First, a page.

Tuesday, 9 July 2013

2013's Best in Film (so far)

When it comes to film, 2013 may have had a disappointing start, but 8 months in, and there are lots to choose from. Here are my top 9. (In no particular order)

Spring Breakers (Harmony Korine)

Spring Breakers had a wafer-thin plotline, an arrogantly adolescent soundtrack and was borderline misogynistic.
But no, it has not been added to the wrong list. There is something hypnotically satisfying about Harmony Korine’s chaotic filmmaking that makes for an unforgettable rollercoaster. Though there is very little character development, we still develop an affinity and understanding with Selena Gomez’s Faith, rooting for her escape from the farfetched and ridiculous situation she has found herself in. And while his character is never likable, James Franco’s Alien is the most enchanting lunatic you will watch all year.
     You’ll never listen to Britney Spears in the same way again.

Before Midnight (Richard Linklater)

When nothing happens in a full 95 minutes of film and you still come out of the cinema feeling changed, you know you have witnessed something masterful. This slots perfectly into the Before Sunrise/Sunset trilogy, but more importantly works as a film in its own right. Never has a relationship drama felt so painfully honest - when you watch these two, not entirely likable people laugh and fight you realise that you are these people inside your own current or past relationships.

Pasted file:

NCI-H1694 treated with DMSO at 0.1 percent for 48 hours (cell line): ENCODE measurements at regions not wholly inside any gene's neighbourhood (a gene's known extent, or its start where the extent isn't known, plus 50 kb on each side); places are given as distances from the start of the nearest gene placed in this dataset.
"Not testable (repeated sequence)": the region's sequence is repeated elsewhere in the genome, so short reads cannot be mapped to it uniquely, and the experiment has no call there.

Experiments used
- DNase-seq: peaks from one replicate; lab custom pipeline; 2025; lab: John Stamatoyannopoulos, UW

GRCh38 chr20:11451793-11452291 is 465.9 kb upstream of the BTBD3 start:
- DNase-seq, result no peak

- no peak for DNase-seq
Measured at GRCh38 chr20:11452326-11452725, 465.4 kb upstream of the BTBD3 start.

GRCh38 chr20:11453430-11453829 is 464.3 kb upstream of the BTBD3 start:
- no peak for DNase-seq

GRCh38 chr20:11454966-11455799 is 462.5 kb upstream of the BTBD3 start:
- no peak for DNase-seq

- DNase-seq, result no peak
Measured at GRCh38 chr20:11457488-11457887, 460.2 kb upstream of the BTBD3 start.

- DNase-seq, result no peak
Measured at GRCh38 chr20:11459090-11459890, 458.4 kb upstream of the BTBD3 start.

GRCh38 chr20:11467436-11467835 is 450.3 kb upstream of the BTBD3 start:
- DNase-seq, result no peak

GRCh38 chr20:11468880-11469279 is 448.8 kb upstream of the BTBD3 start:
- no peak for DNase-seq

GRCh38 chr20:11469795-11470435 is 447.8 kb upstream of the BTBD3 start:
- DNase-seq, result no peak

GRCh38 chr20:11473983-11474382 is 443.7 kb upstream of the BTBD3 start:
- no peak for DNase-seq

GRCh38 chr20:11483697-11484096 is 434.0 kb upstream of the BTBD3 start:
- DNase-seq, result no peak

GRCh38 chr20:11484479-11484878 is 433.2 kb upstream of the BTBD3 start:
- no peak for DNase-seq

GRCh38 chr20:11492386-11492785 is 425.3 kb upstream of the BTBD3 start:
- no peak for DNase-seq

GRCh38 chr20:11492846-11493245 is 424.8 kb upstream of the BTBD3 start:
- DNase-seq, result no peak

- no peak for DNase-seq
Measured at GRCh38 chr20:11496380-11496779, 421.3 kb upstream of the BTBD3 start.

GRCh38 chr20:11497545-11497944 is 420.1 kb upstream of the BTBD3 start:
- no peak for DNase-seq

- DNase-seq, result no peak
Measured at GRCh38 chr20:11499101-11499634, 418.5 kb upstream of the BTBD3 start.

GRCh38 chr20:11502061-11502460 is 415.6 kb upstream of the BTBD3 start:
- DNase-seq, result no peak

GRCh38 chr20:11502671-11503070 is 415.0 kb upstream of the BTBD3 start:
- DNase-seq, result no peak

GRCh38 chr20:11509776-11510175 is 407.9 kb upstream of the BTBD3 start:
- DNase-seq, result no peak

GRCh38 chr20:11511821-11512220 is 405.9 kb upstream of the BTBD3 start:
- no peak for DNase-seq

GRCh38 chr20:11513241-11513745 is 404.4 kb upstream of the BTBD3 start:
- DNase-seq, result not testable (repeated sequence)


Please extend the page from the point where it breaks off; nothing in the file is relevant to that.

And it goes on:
Without for one second being tacky, patronising or working in clichés, Richard Linklater gives us a very personal lesson in what love really is.

Behind The Candelabra (Steven Soderbergh)

When you think of the great onscreen romances you think of Kate and Leo or Fred and Ginger...You would not expect to add Matt Damon and Michael Douglas to the list. This biographical account of piano-legend Liberace and his long and complicated relationship with his partner Scott Thorson is as vibrant and fun as it is tender and touching. 

Though this was not originally meant to be a motion picture, and instead a TV-film, it shows the great skill and depth that Soderbergh possesses, and this is truly his last feature it is a great shame, as no other film screams “Oscar” louder than this. Soderbergh clearly still has a great deal to give.